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Property Ladder Is A Misnomer

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There was a time that the property business was a bit like a ladder. Providing you could get onto the bottom rung, you could inch your way up over time to more habitable accomodation.

Today, the bottom rung is so far off the ground that people become stuck on the bottom rung for years. When they do decide to trade up, stamp duty breaks their ankles with every step they take.

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Guest muttley

People tend to think of linear progression.Hence a ladder is a suitable analogy.Recently I had a conversation with a friend who didn't understand my bear stance.His argument was "But if you buy now your house will still be worth x amount more in 20 years time."

If you could draw a straight line between what a house is worth now and what it will be worth in 20 years time,then that would be a good argument.

The housing market is not a ladder,it is a market.Markets are cyclical,and I believe we are past the peak and have commenced the downward part of the cycle.

Interestingly,peoples tendency to think in a linear fashion means that once the market turns yhey believe that prices will keep going down forever!This is the "change in sentiment" scenario.

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1) Low inflation means relatively little debt erosion

2) Obscenely high prices and lots more interest to be paid back to the mortgage lender in real terms

3) Average age of FTB in their thirties (much closer to their earnings peak than in the past).

I wonder how many housing market hopefuls who bought recently will be stuck in their starter homes for the next 20 years ?

Edited by Warwickshire Lad

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There was a time that the property business was a bit like a ladder. Providing you could get onto the bottom rung, you could inch your way up over time to more habitable accomodation.

Today, the bottom rung is so far off the ground that people become stuck on the bottom rung for years. When they do decide to trade up, stamp duty breaks their ankles with every step they take.

SO the property ladder should be more appropriately titled 'property stilts' and someones already using them :(

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There was a time that the property business was a bit like a ladder. Providing you could get onto the bottom rung, you could inch your way up over time to more habitable accomodation.

Today, the bottom rung is so far off the ground that people become stuck on the bottom rung for years. When they do decide to trade up, stamp duty breaks their ankles with every step they take.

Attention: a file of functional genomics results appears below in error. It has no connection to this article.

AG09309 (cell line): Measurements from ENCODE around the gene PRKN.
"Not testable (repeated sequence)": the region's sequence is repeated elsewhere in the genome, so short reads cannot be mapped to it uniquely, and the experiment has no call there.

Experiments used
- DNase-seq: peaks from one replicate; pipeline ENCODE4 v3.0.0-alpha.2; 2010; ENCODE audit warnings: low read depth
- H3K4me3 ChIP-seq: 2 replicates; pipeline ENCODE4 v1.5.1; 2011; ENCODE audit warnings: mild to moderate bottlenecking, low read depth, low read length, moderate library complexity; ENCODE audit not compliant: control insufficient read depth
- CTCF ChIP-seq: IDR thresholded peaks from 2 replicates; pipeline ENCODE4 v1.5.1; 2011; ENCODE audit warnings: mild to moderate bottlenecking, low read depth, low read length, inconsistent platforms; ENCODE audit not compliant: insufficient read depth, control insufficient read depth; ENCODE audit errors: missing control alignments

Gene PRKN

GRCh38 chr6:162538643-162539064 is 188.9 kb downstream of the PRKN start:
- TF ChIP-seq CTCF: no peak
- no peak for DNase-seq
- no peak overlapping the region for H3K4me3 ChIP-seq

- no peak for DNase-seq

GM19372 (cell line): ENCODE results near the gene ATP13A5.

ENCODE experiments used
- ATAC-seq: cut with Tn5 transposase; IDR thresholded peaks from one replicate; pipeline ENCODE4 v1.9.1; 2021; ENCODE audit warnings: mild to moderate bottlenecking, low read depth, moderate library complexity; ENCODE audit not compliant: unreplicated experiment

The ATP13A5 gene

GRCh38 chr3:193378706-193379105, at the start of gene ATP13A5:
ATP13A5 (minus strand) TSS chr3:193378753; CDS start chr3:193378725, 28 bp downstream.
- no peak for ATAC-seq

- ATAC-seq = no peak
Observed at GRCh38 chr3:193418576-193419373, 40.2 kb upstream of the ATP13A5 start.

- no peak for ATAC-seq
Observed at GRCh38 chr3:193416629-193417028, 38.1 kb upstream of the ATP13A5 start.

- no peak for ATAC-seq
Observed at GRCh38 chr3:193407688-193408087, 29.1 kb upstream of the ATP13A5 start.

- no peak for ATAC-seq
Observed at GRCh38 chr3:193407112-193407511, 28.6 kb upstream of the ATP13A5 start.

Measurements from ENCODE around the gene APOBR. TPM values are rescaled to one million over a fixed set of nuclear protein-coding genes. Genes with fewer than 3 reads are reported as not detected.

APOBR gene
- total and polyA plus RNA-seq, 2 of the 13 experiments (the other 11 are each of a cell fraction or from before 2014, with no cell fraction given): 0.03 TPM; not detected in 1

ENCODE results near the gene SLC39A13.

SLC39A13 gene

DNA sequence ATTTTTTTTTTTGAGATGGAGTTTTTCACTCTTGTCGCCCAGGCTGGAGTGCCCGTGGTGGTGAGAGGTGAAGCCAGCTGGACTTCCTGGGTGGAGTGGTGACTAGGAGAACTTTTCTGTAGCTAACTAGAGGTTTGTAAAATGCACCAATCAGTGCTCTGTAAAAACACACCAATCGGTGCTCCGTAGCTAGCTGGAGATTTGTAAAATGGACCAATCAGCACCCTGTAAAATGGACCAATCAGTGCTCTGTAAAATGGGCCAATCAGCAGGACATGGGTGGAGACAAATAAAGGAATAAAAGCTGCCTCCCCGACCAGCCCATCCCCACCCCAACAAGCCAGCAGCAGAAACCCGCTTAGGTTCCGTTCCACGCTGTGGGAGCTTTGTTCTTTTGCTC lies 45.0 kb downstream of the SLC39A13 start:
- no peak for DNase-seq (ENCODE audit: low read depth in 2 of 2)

I've got this picture of a ladder just behind that box on top of the wardrobe that you just can't quite reach, so you have to jump up and poke it a couple of times to dislodge it, so I am thinking it is more like the property trapise and even once you have negotiated the obstacles to get hold of the bottom rung you have to swing off it and hope that your arms are strong enough to hold on ;)

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1) Low inflation means relatively little debt erosion

2) Obscenely high prices and lots more interest to be paid back to the mortgage lender in real terms

3) Average age of FTB in their thirties (much closer to their earnings peak than in the past).

I wonder how many housing market hopefuls who bought recently will be stuck in their starter homes for the next 20 years ?

You've hit the nail on the head there I think. If you have to be close to your earning peak to buy your first house, and inflationary pay rises don't erode a mortgage quickly, then there is no mechanism to make the next step up any close really, even after years. Also, if you take into account people starting families a few years after buying that offsets even more of any small amount of extra buyng power they might have by then.

A LOT of people I know still don't get this. They are simply recycling "folk" wisdom passed down from their parents, who lived through large inflationary erosion of their mortgages. Sometimes they talk about "yes but as prices rise, you have a bigger deposit for you're next house". How crazy is that?

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Guest pioneer31

Sometimes they talk about "yes but as prices rise, you have a bigger deposit for you're next house". How crazy is that?

the number of times I've heard that

scary isn't it?

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I think the term "property escalator" is more appropriate.

When housing inflation is above wage inflation, people get wealthier fo doing nothing, basically standing still.

For the "ladder" analogy to apply, I would assume that people have made some effort and sacrifice to improve their lot.